Social Security and Divorce

Social Security benefits are one of many things that change if you and your spouse divorce.

In some cases, you will receive benefits from his earnings after you retire. In some cases, you won’t. Here is the breakdown to help clear up the confusion:

Photo by DonkeyHotey.
Photo by DonkeyHotey.

The 10-Year Rule
If you were married to your ex-spouse for ten years before your divorce became final, you are entitled to Social Security benefits based on his earnings by operation of federal law. That means it doesn’t have to be addressed in your divorce papers to be effective. You may apply to the Social Security Administration for benefits on your ex’s earnings record if you are at least 62 and aren’t remarried.

How much?
Those benefits are called “derivative benefits,” and they equal one-half of your ex-husband’s benefits. He may threaten to keep working and thwart your ability to claim benefits against his record, but his threats are empty. It isn’t necessary for him to have retired for you to begin collecting. Unlike other pensions, the Social Security benefits you receive will be based on his entire earnings record, not just his earnings during the time you were married.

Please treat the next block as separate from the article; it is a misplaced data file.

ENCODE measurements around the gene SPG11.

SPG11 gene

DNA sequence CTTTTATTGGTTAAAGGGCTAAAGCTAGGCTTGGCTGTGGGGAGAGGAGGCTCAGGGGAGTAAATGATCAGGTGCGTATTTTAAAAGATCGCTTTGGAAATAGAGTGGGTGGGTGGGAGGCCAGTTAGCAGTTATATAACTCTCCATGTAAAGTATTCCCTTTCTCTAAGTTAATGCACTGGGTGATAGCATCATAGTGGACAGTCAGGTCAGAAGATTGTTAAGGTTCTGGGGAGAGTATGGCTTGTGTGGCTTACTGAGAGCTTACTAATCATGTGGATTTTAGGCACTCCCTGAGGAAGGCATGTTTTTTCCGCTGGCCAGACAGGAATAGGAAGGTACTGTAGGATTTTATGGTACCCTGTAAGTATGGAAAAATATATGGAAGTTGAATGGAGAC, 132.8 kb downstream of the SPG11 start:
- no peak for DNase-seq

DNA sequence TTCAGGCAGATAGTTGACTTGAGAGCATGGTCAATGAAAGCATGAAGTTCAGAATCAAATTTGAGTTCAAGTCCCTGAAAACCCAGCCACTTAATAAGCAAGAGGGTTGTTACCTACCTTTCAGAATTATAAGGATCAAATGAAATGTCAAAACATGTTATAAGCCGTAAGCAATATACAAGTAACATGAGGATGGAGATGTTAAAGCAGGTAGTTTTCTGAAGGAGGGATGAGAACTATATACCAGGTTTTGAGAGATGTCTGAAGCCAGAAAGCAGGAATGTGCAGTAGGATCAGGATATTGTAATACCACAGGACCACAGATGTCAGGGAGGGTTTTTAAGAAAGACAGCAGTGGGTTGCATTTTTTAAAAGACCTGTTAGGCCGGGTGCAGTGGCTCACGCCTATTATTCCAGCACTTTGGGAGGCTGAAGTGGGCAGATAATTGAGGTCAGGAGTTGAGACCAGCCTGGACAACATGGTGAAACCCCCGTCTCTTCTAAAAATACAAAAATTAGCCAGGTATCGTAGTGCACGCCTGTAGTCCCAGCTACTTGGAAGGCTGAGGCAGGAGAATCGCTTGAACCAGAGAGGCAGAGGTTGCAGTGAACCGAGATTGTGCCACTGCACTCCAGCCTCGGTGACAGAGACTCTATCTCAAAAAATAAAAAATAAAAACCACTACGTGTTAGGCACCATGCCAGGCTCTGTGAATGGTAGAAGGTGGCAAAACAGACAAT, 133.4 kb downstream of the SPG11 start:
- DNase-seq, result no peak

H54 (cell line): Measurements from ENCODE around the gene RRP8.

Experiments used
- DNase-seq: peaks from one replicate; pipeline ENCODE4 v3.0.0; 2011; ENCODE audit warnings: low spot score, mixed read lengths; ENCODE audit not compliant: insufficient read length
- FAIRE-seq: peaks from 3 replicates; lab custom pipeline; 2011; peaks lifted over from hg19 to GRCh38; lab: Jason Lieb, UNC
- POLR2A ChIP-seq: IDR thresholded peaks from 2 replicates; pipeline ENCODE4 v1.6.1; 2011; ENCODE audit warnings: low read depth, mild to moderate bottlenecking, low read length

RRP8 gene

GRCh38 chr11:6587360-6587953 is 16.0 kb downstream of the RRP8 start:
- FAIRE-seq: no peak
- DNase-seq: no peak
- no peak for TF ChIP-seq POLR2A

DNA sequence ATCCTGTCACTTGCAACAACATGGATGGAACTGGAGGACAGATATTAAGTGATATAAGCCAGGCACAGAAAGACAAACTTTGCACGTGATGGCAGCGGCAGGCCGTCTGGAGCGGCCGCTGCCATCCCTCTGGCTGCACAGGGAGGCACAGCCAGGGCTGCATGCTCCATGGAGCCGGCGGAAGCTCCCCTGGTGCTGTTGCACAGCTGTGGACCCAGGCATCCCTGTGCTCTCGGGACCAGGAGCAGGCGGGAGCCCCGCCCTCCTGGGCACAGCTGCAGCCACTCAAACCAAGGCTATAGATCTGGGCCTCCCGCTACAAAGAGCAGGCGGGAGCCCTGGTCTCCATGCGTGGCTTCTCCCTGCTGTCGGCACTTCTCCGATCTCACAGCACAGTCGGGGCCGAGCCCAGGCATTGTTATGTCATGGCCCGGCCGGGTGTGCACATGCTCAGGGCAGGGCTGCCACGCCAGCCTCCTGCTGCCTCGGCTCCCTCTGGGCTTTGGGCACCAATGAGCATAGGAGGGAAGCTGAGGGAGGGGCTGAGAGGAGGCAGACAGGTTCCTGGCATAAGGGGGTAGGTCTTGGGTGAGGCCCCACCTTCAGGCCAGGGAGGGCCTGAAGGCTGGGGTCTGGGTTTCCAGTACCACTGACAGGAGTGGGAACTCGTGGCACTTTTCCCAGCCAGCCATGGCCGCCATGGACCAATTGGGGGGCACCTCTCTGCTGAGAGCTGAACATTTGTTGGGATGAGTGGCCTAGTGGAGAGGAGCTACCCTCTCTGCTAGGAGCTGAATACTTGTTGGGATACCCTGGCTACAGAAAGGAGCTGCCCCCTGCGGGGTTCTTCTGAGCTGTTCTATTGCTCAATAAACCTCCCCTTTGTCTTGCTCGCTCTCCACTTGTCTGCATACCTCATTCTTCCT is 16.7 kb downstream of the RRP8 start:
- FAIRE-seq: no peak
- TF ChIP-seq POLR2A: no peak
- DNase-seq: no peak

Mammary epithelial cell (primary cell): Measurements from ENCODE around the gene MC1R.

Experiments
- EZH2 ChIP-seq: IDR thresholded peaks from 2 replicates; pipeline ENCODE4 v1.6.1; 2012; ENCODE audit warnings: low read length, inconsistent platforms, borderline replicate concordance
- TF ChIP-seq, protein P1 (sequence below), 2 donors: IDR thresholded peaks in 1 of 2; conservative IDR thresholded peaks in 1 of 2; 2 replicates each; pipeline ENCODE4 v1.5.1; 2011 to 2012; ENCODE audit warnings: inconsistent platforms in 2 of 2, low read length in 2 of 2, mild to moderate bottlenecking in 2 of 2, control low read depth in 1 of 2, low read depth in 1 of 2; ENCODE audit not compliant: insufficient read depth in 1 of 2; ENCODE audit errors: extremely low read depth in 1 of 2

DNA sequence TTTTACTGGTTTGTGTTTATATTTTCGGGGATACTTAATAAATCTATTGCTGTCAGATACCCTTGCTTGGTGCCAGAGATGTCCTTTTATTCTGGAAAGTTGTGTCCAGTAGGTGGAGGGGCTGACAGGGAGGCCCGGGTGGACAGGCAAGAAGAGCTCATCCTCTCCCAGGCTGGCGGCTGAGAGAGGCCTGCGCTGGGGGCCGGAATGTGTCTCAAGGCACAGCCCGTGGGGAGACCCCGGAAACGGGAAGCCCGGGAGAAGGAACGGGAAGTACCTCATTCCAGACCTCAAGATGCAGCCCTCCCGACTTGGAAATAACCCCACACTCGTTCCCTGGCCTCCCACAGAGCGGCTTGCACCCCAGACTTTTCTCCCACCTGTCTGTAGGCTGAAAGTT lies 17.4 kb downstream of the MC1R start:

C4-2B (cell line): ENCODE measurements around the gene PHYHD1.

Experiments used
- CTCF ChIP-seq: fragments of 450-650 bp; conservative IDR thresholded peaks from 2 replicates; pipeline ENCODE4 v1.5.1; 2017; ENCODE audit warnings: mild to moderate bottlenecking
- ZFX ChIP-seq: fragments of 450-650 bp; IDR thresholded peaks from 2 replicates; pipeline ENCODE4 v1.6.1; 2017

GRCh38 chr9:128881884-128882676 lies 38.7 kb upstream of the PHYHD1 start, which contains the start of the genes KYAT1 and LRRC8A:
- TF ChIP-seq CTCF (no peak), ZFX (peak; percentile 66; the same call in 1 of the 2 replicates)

His Benefits
The Social Security benefits you receive won’t reduce the amount he receives. If he’s remarried, it won’t reduce what his current wife is entitled to receive. And if he has a new family, it won’t reduce the amount his young children receive either.

No Double Dipping
You can only receive one Social Security check, so if your own earnings record entitles you to more money than the derivative benefits based on your ex-spouse’s earnings, you’ll collect benefits based on the highest amount to which you are entitled.

  • Other Situations
    If you have more than one ex-spouse, and you were married to both of them for 10 years or longer, you’ll collect based on whichever earnings record gives you the higher benefits.
  • If you are a government employee, your Social Security benefits will be reduced by a portion of any government pension that you are receiving based on your own earnings.
  • But if you receive a government pension because an ex-spouse worked for the government, it won’t impair your ability to collect Social Security.

Social Security information provided by Ginita Wall, co-founder of Wife.org and the original Second Saturday divorce workshop.

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